Her chest rose and fell with exertion. She circled him, her sword quivering for a chance at an opening. “What I want to know is why you were careless with your secrets? Surely you knew that if Selena overheard, you would be forced to kill her.”
Her comment unbalanced him. “Secrets?”
She parlayed again, heedless of his question. Caught off-guard, he barely managed to divert her sword from his gut. She continued to whirl and strike. “I thought you had some affection for her. Why discuss the assassination in the house where Selena could hear, thereby endangering her?”
Startled, he froze. “What assassination?” he asked, distracted. Again, he brought up his sword in a tick’s time to deflect another lunge.
Apparently his surprise at her words didn’t deter her. She continued her diatribe. “You over-oiled piece of clockwork, if you knew anything at all about her, you would have known that she was a loyal British citizen and could never keep still once she overheard your dastardly plans.” With more skill than any of the cutthroats he’d harassed, she forcefully struck with a cut and plunge.
He scarcely had a chance to block the attack. “What are you talking about?” he demanded. An assassination? Of whom? And what was Selena's part in it? His Selena? He wanted answers!
Suddenly he was fighting for his life instead of looking for the most worthy way to die. Lady Delaney raised questions about situations of which he knew nothing. “What would Selena know about an assassination? Whose assassination?”
“Don’t play innocent with me, you piece of scrap metal.”
“Me? Why do you think I know anything?”
“Because of the company you keep. Nice friends,” she snarled before aiming for his neck.
Chopping her assault aside, he considered her statement. Clocks on a wall, he had no answer for that. How could he explain the black spells, and his reason for the associations had been to kill and be killed? As he deflected her blow once more, he grimly understood how she could arrive at such conclusions.
She continued to attack him. “You’re a womanizer, a charmer. Selena never knew the depths of your treachery—otherwise she would never have come within ten feet of you.” She kept up her assault as she spoke. Suddenly she swung under and up to cut his trousers from knee to hip. A line of blood welled.
He’d always been faithful to Selena. But he didn’t think the baroness would listen to his protestations of innocence. Did it even matter? The woman thought him an assassin. His jaw hurt, and he realized he gritted his teeth. “Baroness, cease...your attacks.”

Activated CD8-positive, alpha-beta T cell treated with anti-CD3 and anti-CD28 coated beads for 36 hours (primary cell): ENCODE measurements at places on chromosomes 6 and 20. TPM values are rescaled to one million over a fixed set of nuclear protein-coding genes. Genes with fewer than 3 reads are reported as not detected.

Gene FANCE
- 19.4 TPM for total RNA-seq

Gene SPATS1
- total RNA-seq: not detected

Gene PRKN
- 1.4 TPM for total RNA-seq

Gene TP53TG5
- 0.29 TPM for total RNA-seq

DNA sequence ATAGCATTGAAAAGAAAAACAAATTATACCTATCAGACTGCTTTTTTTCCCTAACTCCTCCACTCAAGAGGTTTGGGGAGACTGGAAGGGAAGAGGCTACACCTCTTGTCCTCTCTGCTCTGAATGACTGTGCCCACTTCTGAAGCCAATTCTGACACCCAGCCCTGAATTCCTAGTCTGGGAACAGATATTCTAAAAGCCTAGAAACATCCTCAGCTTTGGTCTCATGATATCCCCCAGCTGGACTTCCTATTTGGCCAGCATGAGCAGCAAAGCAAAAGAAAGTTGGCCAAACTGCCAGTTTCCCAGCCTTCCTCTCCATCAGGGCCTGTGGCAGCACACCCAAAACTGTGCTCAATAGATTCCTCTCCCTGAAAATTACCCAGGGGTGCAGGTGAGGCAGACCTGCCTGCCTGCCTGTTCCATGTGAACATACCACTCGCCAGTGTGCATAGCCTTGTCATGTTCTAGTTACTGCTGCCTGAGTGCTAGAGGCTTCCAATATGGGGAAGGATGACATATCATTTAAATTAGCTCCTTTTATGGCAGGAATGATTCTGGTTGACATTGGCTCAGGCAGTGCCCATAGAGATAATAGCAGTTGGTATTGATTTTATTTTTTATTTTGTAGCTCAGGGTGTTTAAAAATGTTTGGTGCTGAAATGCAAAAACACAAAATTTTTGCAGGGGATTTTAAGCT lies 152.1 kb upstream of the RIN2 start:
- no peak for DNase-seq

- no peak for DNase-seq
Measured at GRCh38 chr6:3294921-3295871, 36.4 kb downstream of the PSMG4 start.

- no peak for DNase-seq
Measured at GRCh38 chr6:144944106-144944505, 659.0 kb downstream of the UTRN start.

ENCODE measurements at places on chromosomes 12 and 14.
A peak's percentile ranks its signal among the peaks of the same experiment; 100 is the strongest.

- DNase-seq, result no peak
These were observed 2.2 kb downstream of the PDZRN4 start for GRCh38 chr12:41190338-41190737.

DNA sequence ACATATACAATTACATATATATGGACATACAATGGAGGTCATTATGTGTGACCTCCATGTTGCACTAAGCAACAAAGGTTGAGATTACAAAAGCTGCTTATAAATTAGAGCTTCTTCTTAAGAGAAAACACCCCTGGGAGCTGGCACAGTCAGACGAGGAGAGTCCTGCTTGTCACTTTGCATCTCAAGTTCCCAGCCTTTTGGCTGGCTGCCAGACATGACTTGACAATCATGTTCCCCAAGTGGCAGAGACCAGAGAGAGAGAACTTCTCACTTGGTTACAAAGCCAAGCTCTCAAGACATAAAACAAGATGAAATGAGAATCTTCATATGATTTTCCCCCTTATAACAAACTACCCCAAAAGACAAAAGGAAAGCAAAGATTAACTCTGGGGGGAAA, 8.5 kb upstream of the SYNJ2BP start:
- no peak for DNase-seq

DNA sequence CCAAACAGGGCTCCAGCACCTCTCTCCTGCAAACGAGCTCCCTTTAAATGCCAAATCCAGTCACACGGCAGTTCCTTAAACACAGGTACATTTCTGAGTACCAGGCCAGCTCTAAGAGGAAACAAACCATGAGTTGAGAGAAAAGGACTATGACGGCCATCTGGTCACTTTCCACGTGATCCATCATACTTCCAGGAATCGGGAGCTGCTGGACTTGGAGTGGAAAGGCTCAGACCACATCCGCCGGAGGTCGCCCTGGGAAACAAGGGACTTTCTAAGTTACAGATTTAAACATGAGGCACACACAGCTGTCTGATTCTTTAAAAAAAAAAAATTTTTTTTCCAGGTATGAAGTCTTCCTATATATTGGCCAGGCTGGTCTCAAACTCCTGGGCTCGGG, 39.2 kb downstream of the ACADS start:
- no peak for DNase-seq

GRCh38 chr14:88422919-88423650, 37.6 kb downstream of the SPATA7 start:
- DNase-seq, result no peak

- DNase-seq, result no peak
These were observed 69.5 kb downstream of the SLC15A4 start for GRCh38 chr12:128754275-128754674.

“Had enough...have you? Well, I beg to differ.”
In a closed stance, she slashed backward and down, her movements nearly too fast for him to counter. It was only because he intuitively knew she would employ the move. It was strange—like he could read her mind. Then she performed an elegant terza, which was a forty-five-degree angled move in which she held the blade close to her hip before striking. He struggled to maintain his balance, moving down with her drive, determined not to give her the edge. By now both were breathing hard.
“Regan, I must...talk to you.”
“Murderer,” she panted. “Traitor.”
“Turncoat. Wife-killer.” She pounced again.
In skill she was better than him. Determination swept through him—he must stay alive if only to discover what she knew about Selena. But he didn’t want to hurt the baroness. Finally, after anticipating another terza, he managed to duck and step inside her swing to grab the hilt. With a jerk, he pulled her weapon from her gloved fingers, letting it fall with a clatter against the cobbled-stone alley, and then yanked her against his chest. Her hat fell off, and she gasped.
“Now,” he said, breathing hard as he held her against him, “you’re going to stop trying to slice me to ribbons. You’re going to listen to me. You’re going to tell me what I want to know. What is this about an assassination and what was Selena’s part in it?” Then he looked at her face without the netting.
And was lost.